This explosive new work fuses movement and dance with the personal stories of young adults. Shopfront’s Harness Ensemble joins forces with actors from ATYP to interrogate the worlds we find ourselves in. Merging performers with and without disability, we hold a mirror to our preconceptions of what is appropriate, what is possible and what can be expected. There’s a dignity in the freedom to make mistakes. That’s where we learn the important stuff.

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Wonderbabe the Terrible

I have composed the live score to the spoken word performance piece “Wonderbabe the Terrible” by Kate McDowell.

I perform the work live on stage, mixing dance music underneath the text the whole way through.


The Adventures of Wonderbabe the Terrible is a full-length live storytelling performance set to a thumping DJ set, made for music and cultural festivals. The story deals with the deep traumas running through young people’s sexual and political lives, and it is an allegorical text written in epic poetic prose.


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Brown Lips

I have composed the score to the short film “Brown Lips”, directed by Nakkiah Lui.

Two cousins from Sydney’s outer suburbs decide that the only way to feel loved is to turn their back on their family for good, causing a family to implode, and two lives to be changed forever.



I have composed the live score to the work “Ich Nibber Dibber” by POST, as part of Sydney Festival 2017

The score features ambient re-works of 35 pop songs from the years 2007-2017, created in a way to be subliminally recognisable and more apparent as the show progresses.

Natalie Rose, Mish Grigor and Zoë Coombs Marr sure talk a lot of shit. First loves, bowel movements, birthing moans and the global financial crisis: they tackle the messy issues, and it’s all on tape.

post are an acclaimed collective known for fiercely intelligent and entertaining theatre. In this colossal act of self-examination, Nat, Mish and Zoë fast-forward through 10 years of camaraderie and captured key moments, embarrassing, hilarious and profound.

In a single sprawling conversation, the three post women come of age and a decade of history is distilled to gleeful incomprehensibility and wild revelations.

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WRITTEN, DIRECTED & PERFORMED BY / post (Zoë Coombs Marr, Natalie Rose & Mish Grigor)
SET & COSTUME DESIGN / Michael Hankin
LIGHTING DESIGN  / Fausto Brusamolino
DRAMATURGY / Anne-Louise Sarks


I composed the original score for Kristina Chan’s work CONFORM in New Breed 2015, by Sydney Dance Company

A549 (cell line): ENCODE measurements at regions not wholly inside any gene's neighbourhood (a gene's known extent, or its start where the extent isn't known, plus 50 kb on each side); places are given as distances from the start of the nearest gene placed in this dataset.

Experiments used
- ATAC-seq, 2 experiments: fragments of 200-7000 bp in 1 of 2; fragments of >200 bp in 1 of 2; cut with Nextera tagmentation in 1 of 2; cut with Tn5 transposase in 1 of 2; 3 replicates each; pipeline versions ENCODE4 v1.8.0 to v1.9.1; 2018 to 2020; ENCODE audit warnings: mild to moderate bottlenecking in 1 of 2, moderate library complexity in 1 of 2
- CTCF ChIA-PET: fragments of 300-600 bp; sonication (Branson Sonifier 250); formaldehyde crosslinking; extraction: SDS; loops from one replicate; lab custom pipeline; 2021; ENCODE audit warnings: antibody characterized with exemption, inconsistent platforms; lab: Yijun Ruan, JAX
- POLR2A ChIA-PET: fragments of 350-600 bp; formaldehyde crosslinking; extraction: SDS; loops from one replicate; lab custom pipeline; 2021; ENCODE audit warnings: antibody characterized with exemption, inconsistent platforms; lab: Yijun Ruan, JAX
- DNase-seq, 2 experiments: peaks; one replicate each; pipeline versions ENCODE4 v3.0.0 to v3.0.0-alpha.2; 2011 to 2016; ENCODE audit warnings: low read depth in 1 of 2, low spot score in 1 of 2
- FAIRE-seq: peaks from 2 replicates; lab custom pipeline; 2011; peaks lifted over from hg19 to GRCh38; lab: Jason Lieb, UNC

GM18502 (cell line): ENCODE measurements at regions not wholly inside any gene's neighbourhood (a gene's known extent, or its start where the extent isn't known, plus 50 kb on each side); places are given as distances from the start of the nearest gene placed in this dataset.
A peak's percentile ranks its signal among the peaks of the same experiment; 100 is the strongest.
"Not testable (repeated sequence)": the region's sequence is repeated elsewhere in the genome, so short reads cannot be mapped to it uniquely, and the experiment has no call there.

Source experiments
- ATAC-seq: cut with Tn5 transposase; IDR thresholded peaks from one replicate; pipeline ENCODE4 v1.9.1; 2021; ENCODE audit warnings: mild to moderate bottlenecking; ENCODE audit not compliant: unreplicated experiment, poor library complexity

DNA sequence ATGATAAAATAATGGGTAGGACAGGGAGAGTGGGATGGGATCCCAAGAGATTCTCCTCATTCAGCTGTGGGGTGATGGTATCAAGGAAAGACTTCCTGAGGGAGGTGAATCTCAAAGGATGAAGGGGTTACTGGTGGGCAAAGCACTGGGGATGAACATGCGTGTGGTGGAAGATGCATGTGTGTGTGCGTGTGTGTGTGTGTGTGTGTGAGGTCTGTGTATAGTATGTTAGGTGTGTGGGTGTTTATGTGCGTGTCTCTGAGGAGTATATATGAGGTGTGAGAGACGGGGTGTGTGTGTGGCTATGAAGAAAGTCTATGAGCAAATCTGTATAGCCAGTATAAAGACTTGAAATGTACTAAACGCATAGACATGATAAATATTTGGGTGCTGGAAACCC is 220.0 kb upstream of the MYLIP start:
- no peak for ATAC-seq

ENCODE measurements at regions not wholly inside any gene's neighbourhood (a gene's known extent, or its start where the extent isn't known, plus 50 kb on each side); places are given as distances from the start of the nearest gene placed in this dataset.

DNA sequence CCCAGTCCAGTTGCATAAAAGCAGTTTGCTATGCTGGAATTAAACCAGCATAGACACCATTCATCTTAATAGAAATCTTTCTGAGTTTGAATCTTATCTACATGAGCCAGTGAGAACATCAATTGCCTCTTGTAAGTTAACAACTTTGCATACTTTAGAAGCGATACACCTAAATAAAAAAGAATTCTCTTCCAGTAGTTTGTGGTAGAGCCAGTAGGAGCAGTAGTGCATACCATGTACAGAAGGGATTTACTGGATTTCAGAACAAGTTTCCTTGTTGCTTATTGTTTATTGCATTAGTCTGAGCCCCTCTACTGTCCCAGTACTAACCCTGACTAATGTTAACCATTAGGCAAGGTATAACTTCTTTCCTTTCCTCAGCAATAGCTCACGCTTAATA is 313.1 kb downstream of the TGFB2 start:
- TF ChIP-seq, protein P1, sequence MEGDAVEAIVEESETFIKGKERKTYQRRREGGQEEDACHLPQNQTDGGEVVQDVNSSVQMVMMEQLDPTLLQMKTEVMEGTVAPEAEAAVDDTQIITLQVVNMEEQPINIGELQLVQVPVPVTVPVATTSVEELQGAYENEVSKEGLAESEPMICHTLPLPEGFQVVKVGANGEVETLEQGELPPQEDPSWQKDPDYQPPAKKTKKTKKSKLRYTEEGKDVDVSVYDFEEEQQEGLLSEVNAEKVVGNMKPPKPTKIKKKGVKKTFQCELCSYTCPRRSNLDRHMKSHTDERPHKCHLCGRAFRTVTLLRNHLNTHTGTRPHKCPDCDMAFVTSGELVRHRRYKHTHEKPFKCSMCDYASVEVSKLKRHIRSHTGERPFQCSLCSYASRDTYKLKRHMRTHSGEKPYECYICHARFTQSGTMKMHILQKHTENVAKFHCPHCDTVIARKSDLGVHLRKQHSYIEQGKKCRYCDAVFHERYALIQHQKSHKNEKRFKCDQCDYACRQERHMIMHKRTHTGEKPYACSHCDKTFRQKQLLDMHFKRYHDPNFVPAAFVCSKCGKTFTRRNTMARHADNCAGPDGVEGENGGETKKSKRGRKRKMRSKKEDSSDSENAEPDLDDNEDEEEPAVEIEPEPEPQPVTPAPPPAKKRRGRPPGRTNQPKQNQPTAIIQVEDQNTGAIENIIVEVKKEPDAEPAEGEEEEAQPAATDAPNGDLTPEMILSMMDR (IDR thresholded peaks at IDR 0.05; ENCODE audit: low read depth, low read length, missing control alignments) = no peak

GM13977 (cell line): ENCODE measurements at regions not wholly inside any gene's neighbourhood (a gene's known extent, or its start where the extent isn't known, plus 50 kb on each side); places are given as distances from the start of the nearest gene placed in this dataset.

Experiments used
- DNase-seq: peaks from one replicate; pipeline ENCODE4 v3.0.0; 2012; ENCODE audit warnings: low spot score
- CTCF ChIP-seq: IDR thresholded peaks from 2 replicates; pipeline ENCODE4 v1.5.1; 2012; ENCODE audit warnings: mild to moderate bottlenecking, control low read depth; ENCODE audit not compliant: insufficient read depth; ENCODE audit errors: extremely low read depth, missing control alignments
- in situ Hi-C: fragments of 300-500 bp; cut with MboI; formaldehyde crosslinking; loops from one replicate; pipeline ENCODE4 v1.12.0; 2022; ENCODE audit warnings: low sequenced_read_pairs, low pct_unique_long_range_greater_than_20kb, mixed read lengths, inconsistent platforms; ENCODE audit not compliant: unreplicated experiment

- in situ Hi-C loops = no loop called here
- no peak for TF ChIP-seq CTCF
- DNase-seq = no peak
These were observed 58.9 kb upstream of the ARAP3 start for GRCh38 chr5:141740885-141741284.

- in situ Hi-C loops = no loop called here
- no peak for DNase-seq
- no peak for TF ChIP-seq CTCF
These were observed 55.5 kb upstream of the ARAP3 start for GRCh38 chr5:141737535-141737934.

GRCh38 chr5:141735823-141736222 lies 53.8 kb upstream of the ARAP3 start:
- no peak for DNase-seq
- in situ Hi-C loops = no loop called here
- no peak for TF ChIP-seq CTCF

“Conform is one of the most powerful dance works of the year, lingering in the mind long after the performance has ended. Watching Conform, choreographed by Kristina Chan for the Sydney Dance Company’s New Breed season at Sydney’s Carriageworks, is a visceral experience. The electronic score by James Brown drills down deep into the body and brain.”  – dancelines 2015


“Kristina Chan’s Conform, for eight men, is the standout. It sets a sombre mood in its exploration of pressures that are put on men, beginning with a subtly nuanced scene of slow physical crumbling that draws the viewer in.” Jill Skes – SMH


“Set to composer James Brown’s dramatic, electronic war zone soundscape, Conform is bursting with formidable images, all devoid of empathy or love: the intimidating jolt of a shoulder in passing, the group descending on an individual, the gang that morphs into a military troupe marching mindlessly and subserviently in formation. The dancers enact the clichéd and empty routines of masculine gesturing.” –  Rebecca Whitton, Australian Stage 2015


The standout piece of the evening was Kristina Chan’s “Conform.” The work explores what it is to be a man in modern Western society. From a female choreographer, it is an interesting exploration. From the outset the work is intriguing, confronting and ultimately powerful. With Sydney Dance Company’s eight male dancers performing the piece, we watch as the work explores pack mentality, conformity, self-expression and the individual. It is perhaps the most innovative contemporary dance piece I have seen in Australia this year.  The highlight is a replacement scene, where each male dancer replaces another, each dancer rolling seamlessly off the stage, their replacement illuminated in a spotlight. It is intensely captivating but also offers moments of reflection. Contemporary choreography in Australia is in good hands, Chan is a rising star.” – Claudia Lawson, FJORD



Chasing Hope

I have composed the score and sound design for this short film about seeking asylum

“Chasing Hope”

Directed and Produced by James Brown and Bill Irving
Written and Edited by Bill Irving – vimeo.com/billirving
Cinematography by James Brown – jameslbrown.com.au
Production Designer – Ruby Challenger – rubychallenger.wordpress.com/
Composer and Sound Design – James P Brown – jamespeterbrown.com
1st AC – Anne-Sophie Marion
Colourist – Tristan La Fontaine – atthegrade.com.au